Using Thunderbird's New Filelink Feature For Large File Attachments
If you are running the latest Thunderbird Beta, or one of the experimental versions of the desktop messaging client, then you may be interested that the new Filelink feature has been integrated into the version of the software. If you follow the news posted here on this site, you know that Mozilla Messaging announced plans a while ago to integrate an option to include file hosting support in Thunderbird.
This works similar to Hotmail's feature where large attachments can be hosted on SkyDrive instead. This has several positive effects:
- Emails have a low size, and can be retrieved faster
- Emails won't bounce because of attachment limitations
- The recipient can decided whether to download the attachment, or not.
When you add a large attachment to a Thunderbird email that you are currently writing, you will see a notification suggesting to use the Filelink feature of the email client instead.
You can click on the learn more link for information about the feature, on link to use the new feature, or ignore to send the email with attachments the conventional way.
It allows you to upload attachments directly to an online storage service and then replaces the attachment in the message with a link. The recipient clicks the link to download the attachment. As additional benefits, sending and receiving large files is much faster and you will save disk space, both in therecipient's inbox and in your Sent folder.
When you click on the Link button you will notice that a Filelink setup window opens. Here you need to select the online storage provider that you want to use to host your attachments on. The beta version of Thunderbird supports Dropbox and YouSendIt.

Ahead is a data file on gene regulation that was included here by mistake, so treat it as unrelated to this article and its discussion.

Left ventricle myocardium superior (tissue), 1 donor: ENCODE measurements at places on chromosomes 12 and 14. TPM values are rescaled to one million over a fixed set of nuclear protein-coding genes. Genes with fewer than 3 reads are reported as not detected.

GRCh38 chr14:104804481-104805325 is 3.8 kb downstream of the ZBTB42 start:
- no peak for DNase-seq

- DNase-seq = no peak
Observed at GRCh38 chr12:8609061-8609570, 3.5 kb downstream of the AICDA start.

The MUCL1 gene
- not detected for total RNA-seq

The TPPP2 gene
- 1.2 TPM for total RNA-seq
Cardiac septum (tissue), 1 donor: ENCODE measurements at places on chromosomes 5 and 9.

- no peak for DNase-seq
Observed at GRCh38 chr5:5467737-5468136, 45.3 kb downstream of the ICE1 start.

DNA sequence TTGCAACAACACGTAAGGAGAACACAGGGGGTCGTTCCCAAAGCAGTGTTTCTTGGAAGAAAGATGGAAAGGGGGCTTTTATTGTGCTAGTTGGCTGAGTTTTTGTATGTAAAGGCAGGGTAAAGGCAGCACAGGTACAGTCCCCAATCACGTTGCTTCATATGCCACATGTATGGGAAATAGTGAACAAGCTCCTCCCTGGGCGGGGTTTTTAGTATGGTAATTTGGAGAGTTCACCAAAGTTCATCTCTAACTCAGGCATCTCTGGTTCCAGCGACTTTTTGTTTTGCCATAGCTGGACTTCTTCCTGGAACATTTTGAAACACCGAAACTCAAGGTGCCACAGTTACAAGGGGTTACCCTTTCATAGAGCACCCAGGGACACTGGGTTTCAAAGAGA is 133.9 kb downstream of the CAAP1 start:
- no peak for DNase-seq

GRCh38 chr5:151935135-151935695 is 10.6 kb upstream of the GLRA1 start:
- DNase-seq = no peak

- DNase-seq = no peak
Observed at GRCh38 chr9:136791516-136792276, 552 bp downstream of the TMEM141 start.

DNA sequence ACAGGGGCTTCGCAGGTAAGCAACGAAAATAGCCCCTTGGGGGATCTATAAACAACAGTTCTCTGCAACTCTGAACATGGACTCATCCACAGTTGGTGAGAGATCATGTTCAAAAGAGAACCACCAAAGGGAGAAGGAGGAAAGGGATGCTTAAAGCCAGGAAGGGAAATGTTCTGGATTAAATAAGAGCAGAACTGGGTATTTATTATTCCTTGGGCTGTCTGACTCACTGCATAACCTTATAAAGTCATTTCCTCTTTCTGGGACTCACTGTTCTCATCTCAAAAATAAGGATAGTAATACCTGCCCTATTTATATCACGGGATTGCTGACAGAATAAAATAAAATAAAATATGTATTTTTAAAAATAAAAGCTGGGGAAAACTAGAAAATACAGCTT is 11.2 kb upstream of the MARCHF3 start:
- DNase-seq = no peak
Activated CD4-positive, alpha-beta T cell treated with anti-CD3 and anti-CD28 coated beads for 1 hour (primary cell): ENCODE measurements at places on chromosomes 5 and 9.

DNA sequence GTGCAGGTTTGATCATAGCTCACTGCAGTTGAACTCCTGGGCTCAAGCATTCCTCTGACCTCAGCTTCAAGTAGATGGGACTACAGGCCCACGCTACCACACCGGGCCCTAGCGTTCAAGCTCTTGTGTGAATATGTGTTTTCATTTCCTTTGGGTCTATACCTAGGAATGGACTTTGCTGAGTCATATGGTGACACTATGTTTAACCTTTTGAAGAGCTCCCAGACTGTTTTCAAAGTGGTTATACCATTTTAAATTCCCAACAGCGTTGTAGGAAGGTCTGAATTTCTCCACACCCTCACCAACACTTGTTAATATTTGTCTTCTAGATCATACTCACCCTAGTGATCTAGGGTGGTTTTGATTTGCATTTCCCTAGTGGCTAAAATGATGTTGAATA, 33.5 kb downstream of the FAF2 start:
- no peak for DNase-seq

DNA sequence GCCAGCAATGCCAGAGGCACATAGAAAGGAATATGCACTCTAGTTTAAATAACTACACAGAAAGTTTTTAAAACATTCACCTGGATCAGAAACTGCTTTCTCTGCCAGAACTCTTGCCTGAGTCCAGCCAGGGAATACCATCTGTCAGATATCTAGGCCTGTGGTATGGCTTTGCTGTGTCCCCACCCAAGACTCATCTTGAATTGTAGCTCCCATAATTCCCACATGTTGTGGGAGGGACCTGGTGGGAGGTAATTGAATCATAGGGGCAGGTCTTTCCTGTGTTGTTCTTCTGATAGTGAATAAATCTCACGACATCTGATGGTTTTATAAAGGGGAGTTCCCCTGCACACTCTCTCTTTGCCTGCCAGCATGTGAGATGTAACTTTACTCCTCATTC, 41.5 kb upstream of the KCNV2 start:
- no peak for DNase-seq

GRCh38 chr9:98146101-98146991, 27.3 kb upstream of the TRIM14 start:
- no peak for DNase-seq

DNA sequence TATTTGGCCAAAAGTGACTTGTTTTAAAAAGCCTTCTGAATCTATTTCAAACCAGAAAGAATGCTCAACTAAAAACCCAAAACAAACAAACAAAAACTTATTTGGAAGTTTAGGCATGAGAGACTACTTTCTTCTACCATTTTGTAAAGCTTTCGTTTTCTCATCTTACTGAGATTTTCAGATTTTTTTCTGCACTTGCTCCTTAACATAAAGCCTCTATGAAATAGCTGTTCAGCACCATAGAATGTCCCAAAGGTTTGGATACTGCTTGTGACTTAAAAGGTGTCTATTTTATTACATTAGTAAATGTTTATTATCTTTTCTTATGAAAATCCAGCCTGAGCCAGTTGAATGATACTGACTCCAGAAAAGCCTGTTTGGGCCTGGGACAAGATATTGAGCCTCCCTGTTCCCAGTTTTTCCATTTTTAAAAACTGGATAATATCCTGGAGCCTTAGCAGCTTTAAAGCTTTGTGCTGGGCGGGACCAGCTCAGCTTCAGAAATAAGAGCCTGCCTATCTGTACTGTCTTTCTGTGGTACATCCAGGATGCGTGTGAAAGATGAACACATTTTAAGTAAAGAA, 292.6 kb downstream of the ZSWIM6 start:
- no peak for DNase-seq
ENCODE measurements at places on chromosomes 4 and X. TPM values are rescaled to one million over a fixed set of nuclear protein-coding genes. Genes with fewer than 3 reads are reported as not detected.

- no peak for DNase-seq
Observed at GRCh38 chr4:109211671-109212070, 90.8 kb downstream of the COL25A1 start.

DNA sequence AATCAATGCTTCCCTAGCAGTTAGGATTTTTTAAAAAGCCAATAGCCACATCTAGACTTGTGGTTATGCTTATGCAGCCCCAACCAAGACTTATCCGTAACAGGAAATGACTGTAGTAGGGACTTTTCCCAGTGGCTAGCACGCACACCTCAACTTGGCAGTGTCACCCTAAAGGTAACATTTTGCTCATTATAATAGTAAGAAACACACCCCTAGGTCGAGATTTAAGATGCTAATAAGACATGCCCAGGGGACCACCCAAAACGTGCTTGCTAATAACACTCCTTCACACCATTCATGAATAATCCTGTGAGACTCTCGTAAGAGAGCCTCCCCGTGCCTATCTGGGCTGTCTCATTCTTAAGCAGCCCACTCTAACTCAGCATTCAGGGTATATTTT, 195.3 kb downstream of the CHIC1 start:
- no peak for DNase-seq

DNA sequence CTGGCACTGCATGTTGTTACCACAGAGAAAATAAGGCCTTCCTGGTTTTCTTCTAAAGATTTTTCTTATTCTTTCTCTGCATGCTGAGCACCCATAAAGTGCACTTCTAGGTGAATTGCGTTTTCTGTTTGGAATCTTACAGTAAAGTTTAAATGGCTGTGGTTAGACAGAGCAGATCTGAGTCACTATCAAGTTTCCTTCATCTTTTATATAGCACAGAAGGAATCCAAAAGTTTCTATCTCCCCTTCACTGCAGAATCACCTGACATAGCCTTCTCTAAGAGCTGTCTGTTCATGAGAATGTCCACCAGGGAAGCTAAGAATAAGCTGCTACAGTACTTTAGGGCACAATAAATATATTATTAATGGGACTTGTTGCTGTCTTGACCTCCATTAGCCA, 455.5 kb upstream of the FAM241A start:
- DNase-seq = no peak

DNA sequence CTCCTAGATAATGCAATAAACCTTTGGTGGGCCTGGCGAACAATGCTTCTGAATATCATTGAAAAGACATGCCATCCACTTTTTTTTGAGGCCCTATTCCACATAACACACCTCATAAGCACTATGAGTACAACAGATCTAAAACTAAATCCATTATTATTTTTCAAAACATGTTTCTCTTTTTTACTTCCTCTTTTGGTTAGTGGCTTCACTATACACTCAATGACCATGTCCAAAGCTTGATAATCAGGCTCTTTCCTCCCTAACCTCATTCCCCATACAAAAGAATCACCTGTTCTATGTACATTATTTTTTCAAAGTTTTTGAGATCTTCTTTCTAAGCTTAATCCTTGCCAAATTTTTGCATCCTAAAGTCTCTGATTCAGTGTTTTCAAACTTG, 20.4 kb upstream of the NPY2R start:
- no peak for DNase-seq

If you are using YouSendIt, you need to enter the account username and password of a YouSendIt account. You can set up an account with a click on the button in the configuration window.
Dropbox users need to authorize Thunderbird as well before they can use the cloud hosting and synchronization service to store email attachments online.
Once you have setup an account, you will notice a message stating that the file is being linked, and that it will appear in the body (as a link) when the upload is done.
Once all files have been uploaded to the select file hosting service, you will notice that links have been added to the email body.
The recipient sees pretty much the same message, but with an added plain text link below the file link that you see on the screenshot above. Note the ad for Thunderbird that is displayed beneath the file link, and that you can remove it before sending the message to the recipients of it.
Thunderbird remembers the hosting service that you are using, and will use it automatically the next time you make use of the Filelink option in the email client.Â A new outgoing attachment option has been added to the options of Thunderbird to manage the online hosting options.
Here it is possible to define the attachment threshold when sending large files, and to remove services that you have previously configured in the email client.
You will lose some control over the attachment if you select to use the Filelink feature. It is therefor suggested to use encryption for important attachments, to avoid them being read by third parties that are not authorized by you or the owner.
Another issue is that Thunderbird does not remember file links, which means that you can't easily use the links in additional emails. While you could copy and paste the link from previous messages, it does not seem like the best option, as Thunderbird could use hashes for instance to check whether links have been created before. Also, it would give Thunderbird users more control and an overview of the files they have uploaded this way to the file hosting services.
Filelink is currently integrated into the latest beta version of Thunderbird, which means that stable channel users will have access to it in about six weeks' time.Advertisement